NEW LEXINGTON – A Glenford man has sued a convenience store chain and two of its Perry County employees, claiming the two individuals defamed him with false published statements after he took steps to evict one of them from a rental property he owns.

Larry A. McCartney filed his suit in Perry County Common Pleas Court in March, naming as defendants the Circle K convenience store on East Columbus Street in Thornville, and two store employees, Brandy Murray a.k.a. Brandy Church of Thornville, and Patti J. Duffey of Somerset.

The suit states that Murray was McCartney’s month-to-month tenant from approximately December 2019 through January 2021, at a property in Thornville. McCartney says he is retired and supports himself with income from rental properties.

McCartney notified Murray that her tenancy would not be renewed and she would have to move out, but she refused, the suit claims. On Sept. 1, 2020, McCartney filed an eviction action in Perry County Municipal Court, and a hearing was set for Sept. 21.

That hearing did not take place, as Murray contested the eviction based on an eviction stay issued in connection with the COVID-19 pandemic. The case remained pending until Jan. 7, 2021, when McCartney dismissed it because Murray had moved out of his property.

Prior to the eviction hearing, however, the lawsuit alleges, Murray and Duffy had published statements about him to third parties, including personnel from the municipal court. These statements, McCartney claims, had no relevance to the eviction case, and were false.

The suit does not provide details on what these allegedly false and defamatory statements were; and though according to the legal complaint a copy of the alleged statements is available to the defendants, it does not appear to be accessible from the records of the lawsuit on file with the common pleas court.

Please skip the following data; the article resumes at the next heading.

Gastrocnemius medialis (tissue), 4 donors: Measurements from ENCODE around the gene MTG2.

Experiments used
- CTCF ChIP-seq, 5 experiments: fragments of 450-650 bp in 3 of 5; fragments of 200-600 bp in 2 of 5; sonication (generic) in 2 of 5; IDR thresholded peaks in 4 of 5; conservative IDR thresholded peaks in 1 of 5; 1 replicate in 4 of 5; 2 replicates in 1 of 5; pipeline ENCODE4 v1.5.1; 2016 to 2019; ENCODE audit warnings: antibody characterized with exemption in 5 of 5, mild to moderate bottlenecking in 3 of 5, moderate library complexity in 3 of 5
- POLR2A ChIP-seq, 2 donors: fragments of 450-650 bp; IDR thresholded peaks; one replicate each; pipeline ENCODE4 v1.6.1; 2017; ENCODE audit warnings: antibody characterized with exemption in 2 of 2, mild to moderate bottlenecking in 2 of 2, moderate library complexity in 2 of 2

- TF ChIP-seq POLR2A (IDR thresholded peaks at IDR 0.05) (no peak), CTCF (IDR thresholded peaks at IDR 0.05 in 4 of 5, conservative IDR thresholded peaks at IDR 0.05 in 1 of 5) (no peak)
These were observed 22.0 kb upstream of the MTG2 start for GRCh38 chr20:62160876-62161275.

McCartney claims the defendants circulated the statements about him in order to “impugn his character and reputation in the community as well as to have the eviction case delayed, dismissed or otherwise prejudice (his) rights.” He alleges that the statements included “the suggestion that (McCartney) had committed a crime and/or engaged in unlawful activities,” which he claims is “abhorrent and damaging per se.”

In addition to the two individual defendants, McCartney contends, Circle K is vicariously liable for their actions under the legal doctrine of respondeat superior, because they are the store’s employees.

As a result of the published statements, the lawsuit contends, McCartney “has suffered and continues to suffer injury to his reputation in his community, pecuniary loss, and emotional distress in the form of, among other injury, exposure to public hatred, contempt, ridicule, shame, embarrassment, humiliation, disgrace, loss of society, companionship, and/or friendship.”

They have also allegedly placed him before the public in a false light, in a town where he has lived for “going on five decades,” and have interfered with his current and prospective business relationships as a landlord.

Circle K is partly responsible for all this, the lawsuit claims, through its “negligence in training or supervising” its employees.

McCartney is asking that the court order the defendants to issue a public retraction and apology; award him compensatory damages in an amount in excess of the court’s minimum jurisdictional limit; award him punitive damages in an amount to be determined at trial; and award him court costs and attorney fees.

Both the store and Duffey have filed answers to McCartney’s lawsuit. In their answers, both have denied key allegations in the suit, including McCartney’s claims that the statements published about him were false and defamatory; that as a result of their publication he has suffered injury to his reputation, financial loss and emotional distress; and that the company is vicariously responsible for the actions of its employees.

The answers also offer a number of affirmative or additional defenses, including the claims that the defendants are not properly named parties to the legal action; that the statements made about McCartney are true; that they were not “published”; that they were statements of opinion on matters of legitimate public concern; that they are protected by absolute, conditional or qualified privilege; and that McCartney cannot prove actual or special damages. The store asks for judgment in its favor, and Duffey asks that the complaint be dismissed with prejudice, meaning it cannot be re-filed.

On July 15, McCartney filed a motion asking the court to grant him default judgment against Murray, on the grounds that she has failed to answer the lawsuit in the time allotted to do so. The deadline to respond to the complaint, McCartney’s motion says, was on or around June 4.

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